This year’s premiere of the ABC series Stateless has been running the international streaming circuit, recreating Christmas Island in the peak of its notoriety. The physical and mental torture of detained asylum seekers is factually constructed and exposed, along with the knowing compliance of government officials.
Stateless follows the connected narratives of Sofie Werner (Yvonne Strahovski), a German-Australian flight attendant who is ushered into a cult during a schizophrenic episode. Later, after being rejected by the cult’s leaders and assuming the identity of a German backpacker, she is imprisoned with suspicion of an expired visa in a Christmas Island detention facility. She crosses paths with Ameer (Fayssal Bazzi), an Afghan father in the facility after arriving on a people-smuggler boat fleeing political persecution. On the other side of the fence is Cam Sanford (Jai Courtney), who, working a job with a chief requirement of keeping people subdued in captivity, is struggling to separate his unhappy marriage with his working life. Claire Kowitz (Asher Keddie) is brought in as a white-collar bureaucrat, humanising the government’s stance with the uphill task of justifying their actions and silencing the mistreatment.
Sofie saunters through the opening credits painting an idealised image of the white-washed Australian golden girl. Charming by default, we’re quickly introduced to her German parents and taken into their household of standard suburban grievances. Disapproving looks, critique spun as advice and a shadow cast by her older sibling, all comprise a typical family Christmas affair, immediately inviting the audience to draw their parallels. The commonplace scenario eases us into engaging with the narrative through her eyes. Leading deeper into the series, we easily follow and soften with her grievances.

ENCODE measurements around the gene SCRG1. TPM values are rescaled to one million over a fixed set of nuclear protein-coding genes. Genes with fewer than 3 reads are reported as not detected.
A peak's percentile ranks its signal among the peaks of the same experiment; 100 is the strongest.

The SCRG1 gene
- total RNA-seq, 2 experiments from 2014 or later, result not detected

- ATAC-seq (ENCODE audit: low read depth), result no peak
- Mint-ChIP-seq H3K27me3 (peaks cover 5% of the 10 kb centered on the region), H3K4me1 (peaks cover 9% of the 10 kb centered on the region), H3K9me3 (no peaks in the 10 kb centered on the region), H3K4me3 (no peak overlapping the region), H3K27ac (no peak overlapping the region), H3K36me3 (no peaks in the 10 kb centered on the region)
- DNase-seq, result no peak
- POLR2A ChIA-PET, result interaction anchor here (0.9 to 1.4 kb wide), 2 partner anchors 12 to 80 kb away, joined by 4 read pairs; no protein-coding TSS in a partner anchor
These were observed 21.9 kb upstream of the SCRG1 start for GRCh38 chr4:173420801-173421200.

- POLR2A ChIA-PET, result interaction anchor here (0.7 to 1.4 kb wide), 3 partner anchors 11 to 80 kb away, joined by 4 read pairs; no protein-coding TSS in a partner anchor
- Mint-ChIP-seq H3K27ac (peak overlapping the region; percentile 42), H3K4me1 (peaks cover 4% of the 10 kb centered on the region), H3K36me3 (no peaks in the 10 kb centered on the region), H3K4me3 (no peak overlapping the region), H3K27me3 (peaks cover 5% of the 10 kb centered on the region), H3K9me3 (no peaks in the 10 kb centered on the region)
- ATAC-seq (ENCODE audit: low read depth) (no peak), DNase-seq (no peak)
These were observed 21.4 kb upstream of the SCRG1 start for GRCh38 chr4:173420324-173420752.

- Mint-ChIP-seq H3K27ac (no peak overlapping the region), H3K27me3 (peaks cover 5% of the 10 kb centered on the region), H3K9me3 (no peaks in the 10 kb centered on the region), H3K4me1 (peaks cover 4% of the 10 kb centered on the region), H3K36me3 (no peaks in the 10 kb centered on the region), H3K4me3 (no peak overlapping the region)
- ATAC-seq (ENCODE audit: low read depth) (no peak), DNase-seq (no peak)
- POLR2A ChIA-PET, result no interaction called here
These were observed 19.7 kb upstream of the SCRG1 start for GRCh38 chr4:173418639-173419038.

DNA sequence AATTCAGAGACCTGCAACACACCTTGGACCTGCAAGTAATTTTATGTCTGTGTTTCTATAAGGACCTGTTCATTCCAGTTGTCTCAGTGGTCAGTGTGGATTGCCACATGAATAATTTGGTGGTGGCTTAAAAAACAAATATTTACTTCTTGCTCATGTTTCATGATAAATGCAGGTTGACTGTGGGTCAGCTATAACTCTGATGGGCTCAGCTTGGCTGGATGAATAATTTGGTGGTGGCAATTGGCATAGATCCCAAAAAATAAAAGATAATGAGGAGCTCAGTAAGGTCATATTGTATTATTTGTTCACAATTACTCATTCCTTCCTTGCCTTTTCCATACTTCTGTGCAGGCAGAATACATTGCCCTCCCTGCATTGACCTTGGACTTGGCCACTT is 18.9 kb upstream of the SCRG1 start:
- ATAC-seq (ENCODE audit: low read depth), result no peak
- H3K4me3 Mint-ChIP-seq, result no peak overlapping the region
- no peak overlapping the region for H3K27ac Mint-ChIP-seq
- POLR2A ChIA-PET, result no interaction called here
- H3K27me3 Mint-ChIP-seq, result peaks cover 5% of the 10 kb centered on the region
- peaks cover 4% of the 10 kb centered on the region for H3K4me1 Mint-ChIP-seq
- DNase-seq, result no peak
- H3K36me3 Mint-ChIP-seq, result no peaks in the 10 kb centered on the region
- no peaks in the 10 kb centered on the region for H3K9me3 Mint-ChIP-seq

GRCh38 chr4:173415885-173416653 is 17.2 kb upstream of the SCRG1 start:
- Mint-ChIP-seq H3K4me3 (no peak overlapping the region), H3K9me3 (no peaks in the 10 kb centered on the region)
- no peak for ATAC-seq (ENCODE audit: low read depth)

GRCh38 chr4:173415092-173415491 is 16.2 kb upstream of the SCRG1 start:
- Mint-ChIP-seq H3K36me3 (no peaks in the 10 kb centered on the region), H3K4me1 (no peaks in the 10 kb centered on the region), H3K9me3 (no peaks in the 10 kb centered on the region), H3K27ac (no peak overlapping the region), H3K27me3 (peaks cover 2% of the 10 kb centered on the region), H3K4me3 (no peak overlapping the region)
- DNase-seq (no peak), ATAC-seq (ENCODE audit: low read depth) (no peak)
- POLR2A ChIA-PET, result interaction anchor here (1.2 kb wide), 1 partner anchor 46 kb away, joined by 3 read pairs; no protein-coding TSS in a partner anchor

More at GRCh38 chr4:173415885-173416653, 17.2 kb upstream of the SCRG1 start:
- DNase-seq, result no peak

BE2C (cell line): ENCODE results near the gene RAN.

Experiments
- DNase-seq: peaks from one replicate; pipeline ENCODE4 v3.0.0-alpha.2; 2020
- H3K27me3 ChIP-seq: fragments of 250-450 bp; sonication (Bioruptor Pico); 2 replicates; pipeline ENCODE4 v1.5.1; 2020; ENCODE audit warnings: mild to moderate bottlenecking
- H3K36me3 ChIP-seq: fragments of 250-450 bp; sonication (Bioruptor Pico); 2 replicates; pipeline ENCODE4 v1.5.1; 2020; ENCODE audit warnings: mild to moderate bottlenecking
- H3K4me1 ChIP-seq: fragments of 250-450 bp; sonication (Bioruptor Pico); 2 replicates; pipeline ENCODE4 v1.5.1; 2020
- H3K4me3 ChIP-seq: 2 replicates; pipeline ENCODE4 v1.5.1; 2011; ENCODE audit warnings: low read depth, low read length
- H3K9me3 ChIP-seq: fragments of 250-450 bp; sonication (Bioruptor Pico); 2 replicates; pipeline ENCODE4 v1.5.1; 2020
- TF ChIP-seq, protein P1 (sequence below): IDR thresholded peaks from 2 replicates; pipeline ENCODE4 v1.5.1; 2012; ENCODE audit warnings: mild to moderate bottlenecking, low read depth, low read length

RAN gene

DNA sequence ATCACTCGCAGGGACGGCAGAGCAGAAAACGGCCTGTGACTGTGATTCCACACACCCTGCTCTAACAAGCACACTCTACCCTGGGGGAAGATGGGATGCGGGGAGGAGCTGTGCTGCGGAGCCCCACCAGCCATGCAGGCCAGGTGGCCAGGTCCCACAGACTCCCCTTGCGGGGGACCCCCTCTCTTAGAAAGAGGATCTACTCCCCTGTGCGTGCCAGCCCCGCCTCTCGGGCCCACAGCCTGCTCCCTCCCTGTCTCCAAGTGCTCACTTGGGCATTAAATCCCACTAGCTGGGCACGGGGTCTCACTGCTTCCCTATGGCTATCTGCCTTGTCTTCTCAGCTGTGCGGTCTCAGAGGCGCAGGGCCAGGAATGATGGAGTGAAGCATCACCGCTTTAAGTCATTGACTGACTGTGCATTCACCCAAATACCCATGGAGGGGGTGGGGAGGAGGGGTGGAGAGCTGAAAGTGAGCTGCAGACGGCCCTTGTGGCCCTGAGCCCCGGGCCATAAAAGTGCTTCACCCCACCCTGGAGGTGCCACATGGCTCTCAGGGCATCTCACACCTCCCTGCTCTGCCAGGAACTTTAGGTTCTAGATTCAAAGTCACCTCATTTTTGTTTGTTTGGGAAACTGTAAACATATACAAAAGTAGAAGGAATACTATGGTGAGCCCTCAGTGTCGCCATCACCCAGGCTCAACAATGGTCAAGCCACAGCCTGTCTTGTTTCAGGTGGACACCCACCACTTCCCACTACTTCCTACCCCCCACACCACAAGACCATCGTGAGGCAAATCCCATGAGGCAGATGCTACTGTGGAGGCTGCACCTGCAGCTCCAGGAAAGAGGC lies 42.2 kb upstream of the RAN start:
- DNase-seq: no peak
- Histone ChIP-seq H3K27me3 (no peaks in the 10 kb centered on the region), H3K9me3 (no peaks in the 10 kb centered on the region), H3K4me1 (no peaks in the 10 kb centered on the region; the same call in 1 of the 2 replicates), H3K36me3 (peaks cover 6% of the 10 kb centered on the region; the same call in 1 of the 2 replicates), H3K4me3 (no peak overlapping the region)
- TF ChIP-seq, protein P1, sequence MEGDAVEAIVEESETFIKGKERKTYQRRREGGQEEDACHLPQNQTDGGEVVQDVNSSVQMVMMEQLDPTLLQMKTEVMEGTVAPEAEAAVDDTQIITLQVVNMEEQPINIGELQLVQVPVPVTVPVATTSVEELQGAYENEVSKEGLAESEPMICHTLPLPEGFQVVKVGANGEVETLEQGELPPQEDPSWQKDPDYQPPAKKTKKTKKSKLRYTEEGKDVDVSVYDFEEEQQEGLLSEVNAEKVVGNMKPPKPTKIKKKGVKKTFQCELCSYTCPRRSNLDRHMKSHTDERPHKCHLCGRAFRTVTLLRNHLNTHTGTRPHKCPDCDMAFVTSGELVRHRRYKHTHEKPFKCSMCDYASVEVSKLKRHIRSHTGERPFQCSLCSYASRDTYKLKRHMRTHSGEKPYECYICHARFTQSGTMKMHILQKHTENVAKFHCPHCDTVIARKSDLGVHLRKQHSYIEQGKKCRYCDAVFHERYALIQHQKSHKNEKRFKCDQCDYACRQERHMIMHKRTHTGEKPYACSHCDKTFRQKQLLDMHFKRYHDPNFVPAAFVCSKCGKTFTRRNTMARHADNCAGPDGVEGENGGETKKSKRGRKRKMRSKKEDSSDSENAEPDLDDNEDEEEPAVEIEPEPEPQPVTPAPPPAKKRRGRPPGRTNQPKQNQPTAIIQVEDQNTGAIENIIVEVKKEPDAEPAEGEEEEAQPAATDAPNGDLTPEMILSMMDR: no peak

The scenes flicker between Sofie and Ameer, who is shuttling his wife and two daughters through dusty roads onto a beaten truck. His kind eyes and soft demeanour render him instantly likeable. We are led back to Sofie’s dining room, then pulled into Ameer’s turmoil nine thousand kilometres away, drawing a stark comparison between the two very different sets of familial problems faced by the pair.
I wonder if it’s more than just the suburban similarities that dig up our empathy for Sofie? Her whiteness can’t be ignored, and somehow shifts her experience to the forefront, with Ameer’s story trailing as secondary. Why is it that Sofie’s arrival in the prison is jarring, yet Ameer’s is somehow easier to swallow? I have to wonder if our own conditioning by media portrayals of “whiteness” and “otherness” subconsciously softens us more to Sofie’s experience. Whilst we are simply saddened by Ameer’s story, we are outraged by Sofie’s.
Their interlocking stories continue to run in tandem. Whilst Sofie is processed in the centre quickly and with compassion, Ameer undergoes the same interrogation met with hostility and mistrust. Stateless examines this racially charged apathy for detainees’ wellbeing by presenting Sofie’s treatment as a product of being white and presumably German. The other prisoners notice quickly, and whilst sympathetic to her mental state, encourage her to spotlight their struggle to the Australian public.
Whilst the show elicits more compassion for Sofie, similar sentiments were used to propel the human rights abuse faced by real refugees when Cornelia Rau, a German and Australian citizen, was wrongfully detained between 2004 and 2005. Through the gripping dramatisation of the events lived by Rau, the abuse is contextualised through the eyes of someone who could be our neighbour. Similarly, bringing too light the question of our empathy for her plight being a product of inherent racial bias, learnt prejudice or simply the familiar.
The actual events of the show did indeed prompt an inquiry into human rights back in 2005, bringing the treatment of Rau to public and federal awareness, further hammering the strength of racial bias in instigating the discussion. Stateless both presents this prejudice as a reflection of what transpired and flips it once more unto the show’s audience, in an attempt to provoke the same reaction seen in the Australian public at the time. With the announced reopening of the Christmas Island detention in August this year, reigniting a fresh discourse on immigration processing is vital and the push from Netflix in the international forum could be critical.